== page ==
This increasing focus on biodiversity loss risk in corporate disclosures is outlined further in our Insight The latest ESG frontier: biodiversity loss risk disclosures, which includes our reasons for why biodiversity loss risk reporting is likely to infiltrate Australia’s corporate reporting standards within the next five years. In addition, our Insight Over the climate change horizon: corporations must prepare now for biodiversity loss risk disclosures discusses what we know about the TNFD so far and provides practical and proactive steps for how boards can start to prepare themselves to disclose and financially account for biodiversity loss risk.  

Since publication of the above Insights, the TNFD has now released its beta version 0.2 Risk and Opportunity Management and Disclosure Framework for consultation, which can be found here

The proposed framework implements a LEAP approach, being:

  • Locate: interface with nature;

  • Evaluate: dependencies and impacts;

  • Assess: material risks and opportunities; and

  • Prepare: to respond and report.

There is an emphasis on integrating biodiversity and climate change reporting and to report not only dependencies on nature, but impacts of business operations on nature. 

4. Reputational risks

Given the growing expectation for companies to implement robust ESG frameworks, those who fail to address biodiversity impacts may face serious reputational risk and associated financial risk. Conversely, those who address the issue will likely improve their reputational standing, preserve their social licence to operate and increase their competitiveness.

These risks are particularly acute given increasing consumer preferences towards products and services which are environmentally conscious. Specifically, recent research by The Economist Intelligence Unit, commissioned by the World Wide Fund for Nature, concluded that consumers are changing their behaviour, with searches for sustainable goods increasing globally by 71% since 2016.  

Other recent research undertaken by Deloitte found that ethical and sustainability concerns are key considerations for many UK consumers, with 32% of consumers highly engaged with adopting a more sustainable lifestyle and 28% of consumers claiming they have stopped buying certain products due to such concerns.   

Accordingly, those companies who fail to address biodiversity concerns and the associated reputational risk will potentially lose customers, and may even be subject to targeted product or natural resources boycotts (as with palm oil and Bluefin tuna) and civil society organisation campaigns. Addressing this risk is also particularly important to those corporations who depend on their reputational standing and social licence to operate in local communities to undertake their key activities (e.g. mining and infrastructure development).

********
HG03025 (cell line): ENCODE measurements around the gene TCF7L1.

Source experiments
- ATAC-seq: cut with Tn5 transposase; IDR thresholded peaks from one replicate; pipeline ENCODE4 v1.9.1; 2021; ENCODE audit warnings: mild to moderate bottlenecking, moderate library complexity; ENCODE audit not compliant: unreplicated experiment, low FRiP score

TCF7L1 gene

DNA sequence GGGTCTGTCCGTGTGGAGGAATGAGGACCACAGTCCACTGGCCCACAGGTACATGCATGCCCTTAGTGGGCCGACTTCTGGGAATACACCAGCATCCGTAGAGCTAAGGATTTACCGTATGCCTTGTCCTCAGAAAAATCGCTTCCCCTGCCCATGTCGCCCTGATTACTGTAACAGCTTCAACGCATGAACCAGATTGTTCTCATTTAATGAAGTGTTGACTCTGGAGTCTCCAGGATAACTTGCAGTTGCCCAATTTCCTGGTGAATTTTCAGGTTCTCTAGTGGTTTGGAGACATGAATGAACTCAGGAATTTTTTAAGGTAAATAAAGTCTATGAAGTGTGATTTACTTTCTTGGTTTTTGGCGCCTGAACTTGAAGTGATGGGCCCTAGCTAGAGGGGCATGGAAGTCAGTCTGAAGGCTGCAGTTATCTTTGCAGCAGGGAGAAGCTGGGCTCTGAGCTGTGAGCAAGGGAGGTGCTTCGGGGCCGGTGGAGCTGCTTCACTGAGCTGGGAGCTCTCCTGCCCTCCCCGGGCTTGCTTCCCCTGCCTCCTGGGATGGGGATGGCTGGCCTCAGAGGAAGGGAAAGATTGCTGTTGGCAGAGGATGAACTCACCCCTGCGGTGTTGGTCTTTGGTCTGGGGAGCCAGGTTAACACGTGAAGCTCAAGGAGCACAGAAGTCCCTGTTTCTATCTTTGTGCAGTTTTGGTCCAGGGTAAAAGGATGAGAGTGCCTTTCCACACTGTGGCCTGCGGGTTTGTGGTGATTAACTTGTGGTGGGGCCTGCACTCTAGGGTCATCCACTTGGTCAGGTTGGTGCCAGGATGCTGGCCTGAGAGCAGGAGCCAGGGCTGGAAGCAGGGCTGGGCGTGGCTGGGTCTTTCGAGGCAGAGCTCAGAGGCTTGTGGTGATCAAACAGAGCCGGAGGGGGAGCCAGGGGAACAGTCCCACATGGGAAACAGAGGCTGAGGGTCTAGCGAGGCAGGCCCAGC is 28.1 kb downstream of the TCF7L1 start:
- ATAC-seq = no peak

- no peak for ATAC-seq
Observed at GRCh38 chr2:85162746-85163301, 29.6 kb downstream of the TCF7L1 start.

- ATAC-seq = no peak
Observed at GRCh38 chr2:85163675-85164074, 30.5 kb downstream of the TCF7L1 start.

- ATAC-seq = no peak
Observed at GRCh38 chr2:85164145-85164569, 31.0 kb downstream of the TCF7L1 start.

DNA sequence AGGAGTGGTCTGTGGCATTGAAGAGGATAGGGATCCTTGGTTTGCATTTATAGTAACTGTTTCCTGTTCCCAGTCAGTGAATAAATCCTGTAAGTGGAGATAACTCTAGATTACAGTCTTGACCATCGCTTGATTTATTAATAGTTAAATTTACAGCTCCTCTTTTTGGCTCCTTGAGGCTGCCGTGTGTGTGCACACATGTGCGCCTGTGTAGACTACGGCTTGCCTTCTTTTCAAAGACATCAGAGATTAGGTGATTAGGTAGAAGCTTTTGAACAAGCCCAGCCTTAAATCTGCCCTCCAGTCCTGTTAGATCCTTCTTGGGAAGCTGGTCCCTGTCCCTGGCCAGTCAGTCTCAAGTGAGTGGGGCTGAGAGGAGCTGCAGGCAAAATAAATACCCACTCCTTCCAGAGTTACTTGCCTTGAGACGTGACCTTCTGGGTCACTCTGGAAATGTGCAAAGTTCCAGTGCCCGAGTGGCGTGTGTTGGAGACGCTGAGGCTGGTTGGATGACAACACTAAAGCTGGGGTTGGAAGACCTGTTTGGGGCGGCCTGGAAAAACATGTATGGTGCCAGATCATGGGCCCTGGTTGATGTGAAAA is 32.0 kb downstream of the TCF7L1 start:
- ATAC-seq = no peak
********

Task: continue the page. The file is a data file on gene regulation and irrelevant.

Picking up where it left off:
5. Environmental activism and the threat of litigation

Biodiversity litigation, being litigation which is concerned with conservation of, sustainable use of and equitable access to biodiversity, is not yet as prolific as climate change litigation. (See further discussion of climate change litigation in our Insights: Court decisions herald dramatic evolution of climate change litigation; From the courtroom to the boardroom: climate change risks and remedies; and Sharma appeal decision: end of the road for novel duty of care?)  

However, it is likely that activists, non-government organisations and even shareholders, will employ litigation as a strategy to secure the protection of biodiversity and to drive change in corporate practices. This new form of ‘biodiversity risk’ or ‘nature risk' litigation will share many similarities with the typical types of climate change litigation and include: 

  • misleading and deceptive claims against companies who overstate their biodiversity actions and/or credentials (greenwashing) or understate their biodiversity risks;

  • actions against directors who fail to address biodiversity or nature related risks and therefore potentially breach their director duties under common law and the Corporations Act 2001 (Cth);

  • challenges to project approvals and/or proponent appeals, where biodiversity risks and impacts are inadequately addressed;

  • actions based in negligence, particularly given that biodiversity impacts are likely to be more immediate and establishing ‘breach, causation and damage’ is more achievable when compared to climate change cases; and

  • product liability claims, where the same issue is potentially causing negative impacts to  the health of people and the environment.

Conclusion and emerging opportunities

While there are numerous biodiversity related risks for Australian boards to consider when developing ESG frameworks and setting short and long term strategies, there are also opportunities to demonstrate innovation and leadership in this space and proactively take action to minimise biodiversity loss.  

An example of opportunities in Australia is the development of nature markets, including biodiversity and other offset markets. Whether it is through carbon farming, blue carbon projects or biodiversity conservation on private landholdings - the rise of these nature markets will provide businesses (and individuals) with opportunities to develop new income streams and assist with mitigating biodiversity loss impacts.


Authors

CAMENZLI_Louise_SMALL
Louise Camenzuli

Head of Environment and Planning

GREEN julia highres2 SMALL
Julia Green

Special Counsel

YEUNG Samantha SMALL
Samantha Yeung

Senior Associate

Ashley Rooney

Associate


Tags

Environment and Planning Responsible Business and ESG Banking and Financial Services

This publication is introductory in nature. Its content is current at the date of publication. It does not constitute legal advice and should not be relied upon as such. You should always obtain legal advice based on your specific circumstances before taking any action relating to matters covered by this publication. Some information may have been obtained from external sources, and we cannot guarantee the accuracy or currency of any such information.